The importance of finding a good bacterial endophthalmitis prophylaxis technique for cataract surgery was emphasized in a recent study by Ciulla and colleagues.3 After a systematic review of the literature from 1966 to 2000 to assess commonly used bacterial endophthalmitis prophylaxis techniques with cataract surgery, they found that only a preoperative povidone-iodine preparation could receive a moderate clinical recommendation (moderately important to clinical outcome). All other measures received the lowest clinical recommendation level, including topical antibiotics (possibly relevant but not definitely related to clinical outcome). Furthermore, the study showed that no prophylactic technique in the literature could receive the highest of 3 possible clinical recommendations (crucial to clinical outcome). Unfortunately, at the time of the review by Ciulla et al,3 the fourth-generation ophthalmic preparations (0.5% moxifloxacin and 0.3% gatifloxacin) were not available for clinical use and therefore were not included. Although the purpose of our investigation was not to precisely define the role of moxifloxacin in treating intraocular infection, given our results, one could postulate that the use of topical 0.5% moxifloxacin before and after surgery as prophylaxis against endophthalmitis is effective. Ciulla et al3 estimate that there are nearly 2000 cases of endophthalmitis after cataract surgery alone annually in the United States. If all intraocular surgeries and cases of open-globe trauma were included, this number would be far greater. Therefore, the importance of finding good prophylaxis against postoperative endophthalmitis cannot be underestimated.
Topically administered 0.5% moxifloxacin is very well tolerated, with most adverse reactions described as mild. These most commonly include dry eye, ocular hyperemia, ocular discomfort, and ocular itching. In our series, only 1 patient from the q2h group complained of mild ocular discomfort. No patients in our series complained of nonocular adverse events. The dosage of 0.5% moxifloxacin recommended by Alcon Laboratories, Inc, is 1 drop 3 times daily (bacterial conjunctivitis indication). In our study design, we chose to use q2h and q6h regimens. Our rationale for the q2h dosage was to determine whether intensive topical therapy could be used to obtain therapeutic levels in the vitreous. The q6h dosage schedule was included in the study, as this is a commonly used regimen for cataract surgery prophylaxis. After calculating the number of drops that were self-administered, patient compliance in both groups was considered excellent (Table 2). As expected, there was more varied compliance in the q2h group, given the difficulty of self-administering drops throughout the night. Although not precisely known, one may expect higher intraocular moxifloxacin concentrations with more stringent patient compliance.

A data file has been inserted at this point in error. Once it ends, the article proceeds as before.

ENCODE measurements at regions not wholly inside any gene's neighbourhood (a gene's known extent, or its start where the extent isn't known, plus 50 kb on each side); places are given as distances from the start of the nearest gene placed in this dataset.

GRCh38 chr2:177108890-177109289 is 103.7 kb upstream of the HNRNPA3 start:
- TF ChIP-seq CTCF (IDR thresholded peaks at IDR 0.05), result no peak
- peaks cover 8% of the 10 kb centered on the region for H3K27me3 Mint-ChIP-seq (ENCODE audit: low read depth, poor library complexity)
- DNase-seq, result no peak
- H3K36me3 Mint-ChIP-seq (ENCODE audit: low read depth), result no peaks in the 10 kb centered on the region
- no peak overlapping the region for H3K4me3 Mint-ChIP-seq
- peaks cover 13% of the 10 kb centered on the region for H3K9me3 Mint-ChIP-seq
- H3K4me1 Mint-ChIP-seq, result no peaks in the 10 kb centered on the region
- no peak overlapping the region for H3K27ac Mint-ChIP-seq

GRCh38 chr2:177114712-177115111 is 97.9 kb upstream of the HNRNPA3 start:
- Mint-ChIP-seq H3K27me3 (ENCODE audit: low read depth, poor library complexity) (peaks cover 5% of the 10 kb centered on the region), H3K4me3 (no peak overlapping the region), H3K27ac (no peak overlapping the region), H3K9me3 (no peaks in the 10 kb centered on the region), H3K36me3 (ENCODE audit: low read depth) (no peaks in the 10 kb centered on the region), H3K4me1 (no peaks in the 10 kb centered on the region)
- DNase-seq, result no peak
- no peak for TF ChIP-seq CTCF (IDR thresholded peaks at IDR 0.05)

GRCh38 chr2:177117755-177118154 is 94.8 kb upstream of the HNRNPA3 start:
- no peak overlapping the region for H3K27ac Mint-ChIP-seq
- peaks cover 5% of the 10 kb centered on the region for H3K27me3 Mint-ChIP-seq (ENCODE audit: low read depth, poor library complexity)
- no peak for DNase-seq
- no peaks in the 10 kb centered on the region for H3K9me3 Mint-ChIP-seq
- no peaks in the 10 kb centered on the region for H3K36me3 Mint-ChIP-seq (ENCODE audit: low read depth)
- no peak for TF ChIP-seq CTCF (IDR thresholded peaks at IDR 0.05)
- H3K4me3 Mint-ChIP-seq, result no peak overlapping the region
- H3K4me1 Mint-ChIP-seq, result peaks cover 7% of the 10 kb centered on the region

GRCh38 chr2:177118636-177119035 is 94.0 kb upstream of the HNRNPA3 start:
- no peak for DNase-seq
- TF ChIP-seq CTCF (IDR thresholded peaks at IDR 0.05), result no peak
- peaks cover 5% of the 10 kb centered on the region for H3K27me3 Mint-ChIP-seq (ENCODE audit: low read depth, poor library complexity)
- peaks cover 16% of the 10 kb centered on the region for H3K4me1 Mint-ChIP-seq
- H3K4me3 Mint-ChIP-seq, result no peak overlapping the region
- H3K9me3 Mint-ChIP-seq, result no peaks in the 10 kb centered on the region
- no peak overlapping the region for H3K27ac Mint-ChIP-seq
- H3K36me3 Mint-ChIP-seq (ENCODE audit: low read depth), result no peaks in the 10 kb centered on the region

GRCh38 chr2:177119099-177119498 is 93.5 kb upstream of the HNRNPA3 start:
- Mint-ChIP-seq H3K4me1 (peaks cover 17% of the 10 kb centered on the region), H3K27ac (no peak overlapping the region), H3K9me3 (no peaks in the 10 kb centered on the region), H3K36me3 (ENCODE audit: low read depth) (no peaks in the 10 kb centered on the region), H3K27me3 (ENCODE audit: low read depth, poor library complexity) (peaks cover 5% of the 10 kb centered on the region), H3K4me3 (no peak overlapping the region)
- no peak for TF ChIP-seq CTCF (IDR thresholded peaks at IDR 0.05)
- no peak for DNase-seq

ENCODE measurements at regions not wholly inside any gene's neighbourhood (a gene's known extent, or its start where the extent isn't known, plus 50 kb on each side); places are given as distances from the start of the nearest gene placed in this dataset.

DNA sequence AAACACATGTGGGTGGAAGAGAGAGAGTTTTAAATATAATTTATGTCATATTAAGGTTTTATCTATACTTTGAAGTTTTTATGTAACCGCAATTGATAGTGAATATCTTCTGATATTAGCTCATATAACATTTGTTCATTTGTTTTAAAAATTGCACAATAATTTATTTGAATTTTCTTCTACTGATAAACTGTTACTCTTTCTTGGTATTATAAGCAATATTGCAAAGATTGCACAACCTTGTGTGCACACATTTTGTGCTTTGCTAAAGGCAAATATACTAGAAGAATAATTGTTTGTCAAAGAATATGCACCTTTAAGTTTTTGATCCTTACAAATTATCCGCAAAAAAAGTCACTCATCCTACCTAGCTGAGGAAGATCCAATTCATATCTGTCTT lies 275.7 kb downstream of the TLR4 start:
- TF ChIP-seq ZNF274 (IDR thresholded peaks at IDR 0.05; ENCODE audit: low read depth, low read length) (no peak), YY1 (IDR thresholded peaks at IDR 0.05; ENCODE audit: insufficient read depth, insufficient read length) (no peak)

Given the results of this study, several future investigations may be useful. Studies are currently under way at our institution investigating various methods of moxifloxacin drug delivery. One such study uses a novel dissolving cross-linked corneal collagen shield delivery device impregnated with moxifloxacin. The 0.5% moxifloxacin preparation is unique in that it is free of preservatives, specifically benzalkonium chloride. The lack of this preservative is valuable when using a collagen shield delivery device, as there is a theoretical risk of preservatives causing corneal damage after sustained drug delivery. Another study that may be valuable is an investigation of the intraocular penetration of topically administered 0.3% gatifloxacin to determine whether higher intraocular concentrations can be achieved with this other fourth-generation fluoroquinolone.
In summary, moxifloxacin has a spectrum of coverage that appropriately encompasses the most common causative organisms in endophthalmitis. The pharmacokinetic findings of this investigation show that topically administered 0.5% moxifloxacin can achieve relatively high aqueous concentrations. Although vitreous concentrations are lower, the levels achieved may be adequate for prophylaxis, as the MIC50 is exceeded for many key bacterial pathogens in the q2h group. It is also conceivable that intravitreal levels of moxifloxacin may be higher in an eye that has undergone surgery. Future studies will be needed to precisely define the role of topically administered 0.5% moxifloxacin in the treatment of or prophylaxis against intraocular infections.
Correspondence: Gaurav K. Shah, MD, Barnes Retina Institute, 1600 S Brentwood Blvd, Eighth Floor, St Louis, MO 63144 (firstname.lastname@example.org and email@example.com).
Submitted for Publication: January 9, 2004; final revision received May 19, 2004; accepted July 7, 2004.
Previous Presentation: This study was presented in part at the Annual Meeting of the American Ophthalmological Society; May 25, 2004; Hot Springs, Va.
Financial Disclosure: None.
Acknowledgments: We thank Michael Mills, MD, and Henry C. Lee, MD, for their respective contributions to this study.